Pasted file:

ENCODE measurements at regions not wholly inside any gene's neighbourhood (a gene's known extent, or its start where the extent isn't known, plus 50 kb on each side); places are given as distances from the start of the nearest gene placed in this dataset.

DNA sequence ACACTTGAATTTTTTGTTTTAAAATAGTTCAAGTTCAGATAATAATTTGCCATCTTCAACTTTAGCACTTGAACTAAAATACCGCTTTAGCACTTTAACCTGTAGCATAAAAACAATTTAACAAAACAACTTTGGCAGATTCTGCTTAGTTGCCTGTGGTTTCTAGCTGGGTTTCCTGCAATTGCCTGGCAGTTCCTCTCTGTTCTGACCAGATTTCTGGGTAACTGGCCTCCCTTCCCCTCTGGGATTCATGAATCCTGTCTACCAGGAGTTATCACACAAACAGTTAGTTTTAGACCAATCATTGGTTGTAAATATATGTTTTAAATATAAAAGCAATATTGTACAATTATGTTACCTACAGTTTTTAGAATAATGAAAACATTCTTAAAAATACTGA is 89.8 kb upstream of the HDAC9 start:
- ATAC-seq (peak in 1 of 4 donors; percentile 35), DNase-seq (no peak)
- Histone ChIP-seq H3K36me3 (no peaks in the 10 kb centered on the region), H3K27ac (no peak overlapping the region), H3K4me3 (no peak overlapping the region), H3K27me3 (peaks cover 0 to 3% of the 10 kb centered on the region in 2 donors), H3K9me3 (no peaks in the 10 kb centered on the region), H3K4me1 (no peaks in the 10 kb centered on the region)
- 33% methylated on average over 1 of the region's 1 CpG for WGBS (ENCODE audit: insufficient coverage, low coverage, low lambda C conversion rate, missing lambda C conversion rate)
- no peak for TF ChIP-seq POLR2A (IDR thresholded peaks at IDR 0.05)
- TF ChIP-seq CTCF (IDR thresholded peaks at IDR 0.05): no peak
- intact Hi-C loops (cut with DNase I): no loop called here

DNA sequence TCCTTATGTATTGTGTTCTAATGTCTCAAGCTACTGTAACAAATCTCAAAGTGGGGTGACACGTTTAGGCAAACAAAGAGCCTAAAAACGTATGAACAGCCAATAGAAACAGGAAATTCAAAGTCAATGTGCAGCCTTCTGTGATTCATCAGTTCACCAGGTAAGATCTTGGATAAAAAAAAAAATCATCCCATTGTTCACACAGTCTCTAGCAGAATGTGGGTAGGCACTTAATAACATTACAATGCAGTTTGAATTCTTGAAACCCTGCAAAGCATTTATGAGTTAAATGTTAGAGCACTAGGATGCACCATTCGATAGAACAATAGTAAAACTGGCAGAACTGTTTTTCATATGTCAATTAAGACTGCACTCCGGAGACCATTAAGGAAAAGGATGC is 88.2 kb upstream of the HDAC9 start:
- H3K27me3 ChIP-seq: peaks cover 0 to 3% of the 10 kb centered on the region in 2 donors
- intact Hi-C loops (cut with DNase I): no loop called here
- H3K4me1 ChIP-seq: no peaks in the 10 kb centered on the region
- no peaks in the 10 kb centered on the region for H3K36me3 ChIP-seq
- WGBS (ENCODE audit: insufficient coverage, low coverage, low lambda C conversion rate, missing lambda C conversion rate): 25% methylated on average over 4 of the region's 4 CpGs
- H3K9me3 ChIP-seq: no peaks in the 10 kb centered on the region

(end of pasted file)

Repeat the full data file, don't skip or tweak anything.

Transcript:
ENCODE measurements at regions not wholly inside any gene's neighbourhood (a gene's known extent, or its start where the extent isn't known, plus 50 kb on each side); places are given as distances from the start of the nearest gene placed in this dataset.

DNA sequence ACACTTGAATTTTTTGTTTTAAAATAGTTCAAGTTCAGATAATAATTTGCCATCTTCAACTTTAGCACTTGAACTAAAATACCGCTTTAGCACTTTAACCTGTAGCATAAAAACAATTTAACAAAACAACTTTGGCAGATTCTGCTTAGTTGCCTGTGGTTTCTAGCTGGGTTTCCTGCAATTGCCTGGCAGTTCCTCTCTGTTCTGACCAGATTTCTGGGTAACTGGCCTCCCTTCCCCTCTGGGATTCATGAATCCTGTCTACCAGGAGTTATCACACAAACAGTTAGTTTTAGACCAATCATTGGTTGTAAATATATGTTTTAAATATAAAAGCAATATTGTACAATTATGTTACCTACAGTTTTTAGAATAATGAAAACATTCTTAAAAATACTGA is 89.8 kb upstream of the HDAC9 start:
- ATAC-seq (peak in 1 of 4 donors; percentile 35), DNase-seq (no peak)
- Histone ChIP-seq H3K36me3 (no peaks in the 10 kb centered on the region), H3K27ac (no peak overlapping the region), H3K4me3 (no peak overlapping the region), H3K27me3 (peaks cover 0 to 3% of the 10 kb centered on the region in 2 donors), H3K9me3 (no peaks in the 10 kb centered on the region), H3K4me1 (no peaks in the 10 kb centered on the region)
- 33% methylated on average over 1 of the region's 1 CpG for WGBS (ENCODE audit: insufficient coverage, low coverage, low lambda C conversion rate, missing lambda C conversion rate)
- no peak for TF ChIP-seq POLR2A (IDR thresholded peaks at IDR 0.05)
- TF ChIP-seq CTCF (IDR thresholded peaks at IDR 0.05): no peak
- intact Hi-C loops (cut with DNase I): no loop called here

DNA sequence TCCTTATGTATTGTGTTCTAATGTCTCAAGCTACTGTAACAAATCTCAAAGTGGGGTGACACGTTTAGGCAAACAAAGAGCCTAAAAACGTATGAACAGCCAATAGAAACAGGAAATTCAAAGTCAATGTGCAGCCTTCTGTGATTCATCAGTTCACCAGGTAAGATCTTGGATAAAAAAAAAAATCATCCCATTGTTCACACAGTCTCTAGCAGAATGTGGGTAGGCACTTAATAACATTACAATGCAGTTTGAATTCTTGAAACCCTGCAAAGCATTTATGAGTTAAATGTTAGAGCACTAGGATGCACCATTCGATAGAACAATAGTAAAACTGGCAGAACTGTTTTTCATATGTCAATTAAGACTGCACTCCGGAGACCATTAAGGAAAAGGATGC is 88.2 kb upstream of the HDAC9 start:
- H3K27me3 ChIP-seq: peaks cover 0 to 3% of the 10 kb centered on the region in 2 donors
- intact Hi-C loops (cut with DNase I): no loop called here
- H3K4me1 ChIP-seq: no peaks in the 10 kb centered on the region
- no peaks in the 10 kb centered on the region for H3K36me3 ChIP-seq
- WGBS (ENCODE audit: insufficient coverage, low coverage, low lambda C conversion rate, missing lambda C conversion rate): 25% methylated on average over 4 of the region's 4 CpGs
- H3K9me3 ChIP-seq: no peaks in the 10 kb centered on the region